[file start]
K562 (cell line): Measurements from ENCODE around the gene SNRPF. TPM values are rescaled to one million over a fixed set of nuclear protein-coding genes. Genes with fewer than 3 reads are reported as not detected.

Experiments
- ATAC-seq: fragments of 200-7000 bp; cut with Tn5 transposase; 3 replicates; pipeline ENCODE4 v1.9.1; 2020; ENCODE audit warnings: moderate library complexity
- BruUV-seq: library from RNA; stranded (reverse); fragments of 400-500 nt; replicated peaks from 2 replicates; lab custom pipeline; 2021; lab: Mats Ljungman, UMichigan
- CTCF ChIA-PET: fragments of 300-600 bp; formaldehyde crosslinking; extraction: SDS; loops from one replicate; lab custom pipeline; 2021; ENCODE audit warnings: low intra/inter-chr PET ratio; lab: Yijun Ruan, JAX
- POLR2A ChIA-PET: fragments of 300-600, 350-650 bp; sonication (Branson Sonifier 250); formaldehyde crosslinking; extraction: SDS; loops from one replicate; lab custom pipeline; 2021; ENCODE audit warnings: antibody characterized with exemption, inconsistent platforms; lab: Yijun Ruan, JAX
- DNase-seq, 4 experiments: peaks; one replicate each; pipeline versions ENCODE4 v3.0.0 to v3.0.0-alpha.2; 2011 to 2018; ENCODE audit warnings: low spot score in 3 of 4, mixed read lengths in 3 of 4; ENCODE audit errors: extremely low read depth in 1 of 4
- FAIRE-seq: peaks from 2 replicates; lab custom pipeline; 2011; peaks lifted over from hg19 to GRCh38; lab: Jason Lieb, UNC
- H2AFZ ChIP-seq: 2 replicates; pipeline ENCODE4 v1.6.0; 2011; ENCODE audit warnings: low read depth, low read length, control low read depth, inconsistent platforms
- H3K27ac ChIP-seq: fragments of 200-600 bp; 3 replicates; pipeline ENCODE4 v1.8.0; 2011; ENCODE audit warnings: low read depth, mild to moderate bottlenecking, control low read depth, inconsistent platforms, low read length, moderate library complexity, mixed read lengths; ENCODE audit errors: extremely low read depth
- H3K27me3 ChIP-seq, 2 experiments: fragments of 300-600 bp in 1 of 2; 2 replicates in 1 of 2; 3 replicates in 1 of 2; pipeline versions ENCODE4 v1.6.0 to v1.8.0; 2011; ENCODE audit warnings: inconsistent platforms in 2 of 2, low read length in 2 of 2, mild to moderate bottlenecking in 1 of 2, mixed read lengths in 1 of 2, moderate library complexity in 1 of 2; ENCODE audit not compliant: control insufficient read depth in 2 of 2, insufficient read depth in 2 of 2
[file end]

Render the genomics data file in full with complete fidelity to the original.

K562 (cell line): Measurements from ENCODE around the gene SNRPF. TPM values are rescaled to one million over a fixed set of nuclear protein-coding genes. Genes with fewer than 3 reads are reported as not detected.

Experiments
- ATAC-seq: fragments of 200-7000 bp; cut with Tn5 transposase; 3 replicates; pipeline ENCODE4 v1.9.1; 2020; ENCODE audit warnings: moderate library complexity
- BruUV-seq: library from RNA; stranded (reverse); fragments of 400-500 nt; replicated peaks from 2 replicates; lab custom pipeline; 2021; lab: Mats Ljungman, UMichigan
- CTCF ChIA-PET: fragments of 300-600 bp; formaldehyde crosslinking; extraction: SDS; loops from one replicate; lab custom pipeline; 2021; ENCODE audit warnings: low intra/inter-chr PET ratio; lab: Yijun Ruan, JAX
- POLR2A ChIA-PET: fragments of 300-600, 350-650 bp; sonication (Branson Sonifier 250); formaldehyde crosslinking; extraction: SDS; loops from one replicate; lab custom pipeline; 2021; ENCODE audit warnings: antibody characterized with exemption, inconsistent platforms; lab: Yijun Ruan, JAX
- DNase-seq, 4 experiments: peaks; one replicate each; pipeline versions ENCODE4 v3.0.0 to v3.0.0-alpha.2; 2011 to 2018; ENCODE audit warnings: low spot score in 3 of 4, mixed read lengths in 3 of 4; ENCODE audit errors: extremely low read depth in 1 of 4
- FAIRE-seq: peaks from 2 replicates; lab custom pipeline; 2011; peaks lifted over from hg19 to GRCh38; lab: Jason Lieb, UNC
- H2AFZ ChIP-seq: 2 replicates; pipeline ENCODE4 v1.6.0; 2011; ENCODE audit warnings: low read depth, low read length, control low read depth, inconsistent platforms
- H3K27ac ChIP-seq: fragments of 200-600 bp; 3 replicates; pipeline ENCODE4 v1.8.0; 2011; ENCODE audit warnings: low read depth, mild to moderate bottlenecking, control low read depth, inconsistent platforms, low read length, moderate library complexity, mixed read lengths; ENCODE audit errors: extremely low read depth
- H3K27me3 ChIP-seq, 2 experiments: fragments of 300-600 bp in 1 of 2; 2 replicates in 1 of 2; 3 replicates in 1 of 2; pipeline versions ENCODE4 v1.6.0 to v1.8.0; 2011; ENCODE audit warnings: inconsistent platforms in 2 of 2, low read length in 2 of 2, mild to moderate bottlenecking in 1 of 2, mixed read lengths in 1 of 2, moderate library complexity in 1 of 2; ENCODE audit not compliant: control insufficient read depth in 2 of 2, insufficient read depth in 2 of 2